Oodles of Zoodles

zoodle collageI normally agree with Alton Brown in that a single use kitchen tool is a waste of space. However, there are times were an one-purpose tool is handy. I’ve been seeing alot of zucchini noodle (aka “zoodles”) recipes on Pinterest. I’m lousy at julienne slicing by hand and my grater wasn’t up for the challenge. But lo & behold, the Microplane Spiral Cutter was on discount at Bed, Bath, & Beyond for $4.99. Just the right price point for a fun gadget.

Instead of focusing on a specific recipe, I wanted to test out the tool and the zoodle texture. I went with a simple peanut butter-based sauce that I whipped together using what was in the pantry.

IMG_7338The first zucchini didn’t spiral easily because it turns out the wider side should go in first and then you can use the stem as a handle towards the end. I had chopped off the stem and slide the smaller end first, which then made it very difficult to spiral as there was less zucchini to hold on to. My middle-school sense of humor giggled at the extruded core and the spirals coming out of the bottom…

I’ve read posts where people cut up the core and other leftover bits to add to the dish, but considering my lunch was going to be two zucchinis as it is, I tossed them out. I added in some red bell pepper for color and crunch. Turns out I made too much sauce for the amount of zoodles as they don’t soak up the sauce like traditional noodles.

IMG_7340Time for the taste test – perhaps it was due to the amount of sauce, but I couldn’t tell the difference between the zucchini noodle and slightly over cooked noodles. There is a lack of al dente/QQ texture, but a decent compromise for the nutritional benefit. Looking forward to trying the zoodle tool again!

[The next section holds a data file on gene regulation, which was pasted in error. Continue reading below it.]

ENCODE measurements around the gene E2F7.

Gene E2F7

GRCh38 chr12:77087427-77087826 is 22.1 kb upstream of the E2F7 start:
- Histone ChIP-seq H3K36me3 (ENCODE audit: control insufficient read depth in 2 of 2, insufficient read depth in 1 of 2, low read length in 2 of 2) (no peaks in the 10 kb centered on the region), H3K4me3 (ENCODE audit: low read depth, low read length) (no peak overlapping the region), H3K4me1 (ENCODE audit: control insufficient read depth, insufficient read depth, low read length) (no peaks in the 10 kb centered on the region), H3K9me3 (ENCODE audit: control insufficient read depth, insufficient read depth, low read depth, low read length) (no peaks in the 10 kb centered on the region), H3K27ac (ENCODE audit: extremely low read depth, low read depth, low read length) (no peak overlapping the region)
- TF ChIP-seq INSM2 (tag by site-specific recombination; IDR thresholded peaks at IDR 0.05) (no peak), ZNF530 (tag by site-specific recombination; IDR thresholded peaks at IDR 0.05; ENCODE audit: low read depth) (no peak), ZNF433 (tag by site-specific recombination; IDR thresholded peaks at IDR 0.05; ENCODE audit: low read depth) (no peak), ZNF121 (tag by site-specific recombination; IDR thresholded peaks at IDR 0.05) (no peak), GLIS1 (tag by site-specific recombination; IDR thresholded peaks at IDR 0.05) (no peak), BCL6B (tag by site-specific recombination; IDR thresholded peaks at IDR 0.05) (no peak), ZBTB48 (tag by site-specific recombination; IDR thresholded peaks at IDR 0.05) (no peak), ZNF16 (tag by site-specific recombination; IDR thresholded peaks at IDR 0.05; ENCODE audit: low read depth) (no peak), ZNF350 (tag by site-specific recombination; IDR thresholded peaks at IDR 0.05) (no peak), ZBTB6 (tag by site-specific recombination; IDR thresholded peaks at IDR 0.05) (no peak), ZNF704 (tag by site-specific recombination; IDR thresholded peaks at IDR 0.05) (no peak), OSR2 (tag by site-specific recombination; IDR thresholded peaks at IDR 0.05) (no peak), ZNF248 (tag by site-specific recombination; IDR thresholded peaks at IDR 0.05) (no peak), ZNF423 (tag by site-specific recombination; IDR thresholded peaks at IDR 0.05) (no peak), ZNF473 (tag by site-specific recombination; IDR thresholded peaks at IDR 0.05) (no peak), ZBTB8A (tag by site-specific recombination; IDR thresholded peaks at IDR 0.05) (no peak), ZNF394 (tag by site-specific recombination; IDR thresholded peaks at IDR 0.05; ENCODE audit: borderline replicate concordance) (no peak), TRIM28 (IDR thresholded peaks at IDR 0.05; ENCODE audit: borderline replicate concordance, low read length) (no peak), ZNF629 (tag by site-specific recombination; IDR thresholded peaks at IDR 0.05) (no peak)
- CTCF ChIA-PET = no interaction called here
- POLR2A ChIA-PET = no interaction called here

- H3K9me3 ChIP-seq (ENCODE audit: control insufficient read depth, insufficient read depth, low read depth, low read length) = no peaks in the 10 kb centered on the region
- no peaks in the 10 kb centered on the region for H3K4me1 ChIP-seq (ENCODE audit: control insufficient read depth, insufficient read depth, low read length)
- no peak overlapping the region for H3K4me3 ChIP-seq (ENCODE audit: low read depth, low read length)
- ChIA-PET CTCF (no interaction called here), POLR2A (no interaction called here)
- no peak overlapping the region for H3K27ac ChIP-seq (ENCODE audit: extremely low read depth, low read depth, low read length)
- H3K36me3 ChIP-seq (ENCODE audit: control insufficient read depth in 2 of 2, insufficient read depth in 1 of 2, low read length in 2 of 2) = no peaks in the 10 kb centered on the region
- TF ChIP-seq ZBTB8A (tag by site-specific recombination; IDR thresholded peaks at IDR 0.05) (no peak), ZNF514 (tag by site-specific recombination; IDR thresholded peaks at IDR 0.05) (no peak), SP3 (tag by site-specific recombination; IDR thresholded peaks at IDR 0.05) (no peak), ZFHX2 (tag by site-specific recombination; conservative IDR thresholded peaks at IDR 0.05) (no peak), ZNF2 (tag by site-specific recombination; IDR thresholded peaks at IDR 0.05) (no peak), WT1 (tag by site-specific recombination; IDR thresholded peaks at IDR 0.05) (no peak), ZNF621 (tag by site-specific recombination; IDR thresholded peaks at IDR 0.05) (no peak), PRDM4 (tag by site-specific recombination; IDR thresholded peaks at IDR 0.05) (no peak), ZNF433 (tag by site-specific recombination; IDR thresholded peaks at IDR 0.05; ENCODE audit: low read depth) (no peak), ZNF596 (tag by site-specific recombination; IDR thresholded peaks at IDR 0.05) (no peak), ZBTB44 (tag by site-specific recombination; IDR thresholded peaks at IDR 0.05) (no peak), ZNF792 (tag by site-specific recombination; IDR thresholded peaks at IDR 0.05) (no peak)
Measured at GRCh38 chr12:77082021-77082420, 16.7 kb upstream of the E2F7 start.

Surprising success


One of the reasons I enjoy cooking is the thrill of experimentation. What if I add a pinch of this and a dab of that?

After watching an episode of “Extra Virgin“, I was craving linguine alle vongole. Trouble was that it was a cold & dark night, I had no linguine, and definitely did not have fresh clams. But I did know the basics on how to make a white wine sauce so let the fun begin!

Going through the pantry and fridge, I had whole wheat thin spaghetti and a bag of frozen mixed seafood (scallops, shrimp, and squid). I let the seafood defrost while the pot of water came to a boil. When cooking the pasta, I started the sauce by sautéing some celery (I also had no parsley so figured celery was close enough…) with garlic in olive oil. I then added in the seafood. By then the pasta was almost done — I saved a cup of the pasta water before draining. I added white wine and some of the pasta water into the sauce pan to deglaze a bit before adding in the pasta to allow it to finish cooking in the sauce. And some pepper and voila! — a jury-rigged pasta dish that not only satisfied the craving, but was good enough to be desired in its own right.

Ginger Snaps

wine & chips pairing 

#snacks verdict: good savory chip that I can see pairing well with red wine

Watermelon Mojito

Although the temperature isn’t really warm yet, the sunshine is making me crave some summery cocktails.

Flushing or Bust: a Queens night market

I recently backed The Queens Night Market campaign on Kickstarter. It aims to open in the Spring of 2015 in Flushing, near the old World Fair site. It’s quite a fitting location due to the diversity of the borough.

Some of my fondest and tastiest memories of visiting Taiwan involve the night markets. I always thought of it as a distinctly Asian experience, until I visited some holiday markets in Europe. There was a similar air of excitement as people roamed the stalls and sampled goods.

I hope the Kickstarter campaign succeeds, even though I famously lost a bet that I could make it to Flushing from Lower Manhattan before a friend leaving from New Haven, CT. Evidently I-95 is much faster than the 7 train!